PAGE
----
But the execution of the peace accord is being threatened by a new iteration of the conflict, one that is targeting those brave enough to assert their political voices and lead the process of land restitution and social change. Insecure property rights exacerbate this competition for land and how it is used.
The protection of these leaders — and the insignificant effort to bring their assassins to justice — is linked to the protection and recognition of their communities’ rights. This includes not only the protection of their physical security, but also the legal recognition of the lands and resources they have relied on for their livelihoods.
The outrage of government officials in response to these killings has been shockingly absent. After the murder of Bernardo Cuero Bravo — leader of the Association of Internally Displaced Afro-Colombians — officials downplayed the threats he was facing. But Mr. Cuero Bravo had requested protection from the government and was denied.
These attacks are destroying populations’ cultures and social fabrics. And by doing so, they are pushing a lasting peace out of reach. In a survey of 100 community leaders, 92 percent said that when leaders of community organizations are attacked or killed, their organizations suffer or fail to continue, leaving no one to defend rural populations.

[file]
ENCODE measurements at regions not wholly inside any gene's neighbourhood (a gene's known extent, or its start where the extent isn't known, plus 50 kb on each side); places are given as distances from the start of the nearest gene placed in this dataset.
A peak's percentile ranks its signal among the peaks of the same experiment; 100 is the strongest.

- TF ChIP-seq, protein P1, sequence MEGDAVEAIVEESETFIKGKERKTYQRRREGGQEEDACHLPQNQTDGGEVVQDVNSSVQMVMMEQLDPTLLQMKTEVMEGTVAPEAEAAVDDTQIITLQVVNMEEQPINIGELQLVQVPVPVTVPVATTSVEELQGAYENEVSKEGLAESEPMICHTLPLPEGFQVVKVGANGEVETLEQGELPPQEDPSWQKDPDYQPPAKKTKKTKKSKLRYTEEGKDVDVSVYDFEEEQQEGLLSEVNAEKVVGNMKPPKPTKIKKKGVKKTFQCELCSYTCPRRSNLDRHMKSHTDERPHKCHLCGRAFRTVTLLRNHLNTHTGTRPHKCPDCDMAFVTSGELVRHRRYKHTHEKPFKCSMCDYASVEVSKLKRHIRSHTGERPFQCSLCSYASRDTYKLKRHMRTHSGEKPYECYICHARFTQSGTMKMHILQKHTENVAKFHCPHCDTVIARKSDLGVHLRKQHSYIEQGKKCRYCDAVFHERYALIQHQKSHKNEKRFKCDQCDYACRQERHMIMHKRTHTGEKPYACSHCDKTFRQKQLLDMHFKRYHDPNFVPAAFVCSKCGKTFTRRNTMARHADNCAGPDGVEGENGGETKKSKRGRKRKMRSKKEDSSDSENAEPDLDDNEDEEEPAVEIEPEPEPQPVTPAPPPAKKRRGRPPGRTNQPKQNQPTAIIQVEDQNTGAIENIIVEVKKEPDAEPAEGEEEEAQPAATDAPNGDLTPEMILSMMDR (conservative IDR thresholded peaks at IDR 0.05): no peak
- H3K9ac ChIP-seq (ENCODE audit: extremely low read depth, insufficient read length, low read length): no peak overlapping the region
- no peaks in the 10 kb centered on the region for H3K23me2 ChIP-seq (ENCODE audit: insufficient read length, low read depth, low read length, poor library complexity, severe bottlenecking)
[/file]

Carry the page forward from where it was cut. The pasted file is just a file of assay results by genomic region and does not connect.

All of us wanting peace welcome President Duque’s commitments. But specific actions to protect rural communities are needed, as words alone will not stop the bullets. Fully implementing the peace process will repair the injustices and violence that indigenous, Afro-descendant and peasant populations have experienced in the past half-century, and before.
Most important, all these groups must have their rights and livelihoods protected. For Colombia, the roots of a lasting peace are intertwined with the land.
Omaira Bolaños is an anthropologist and the Latin America program director for the Rights and Resources Initiative.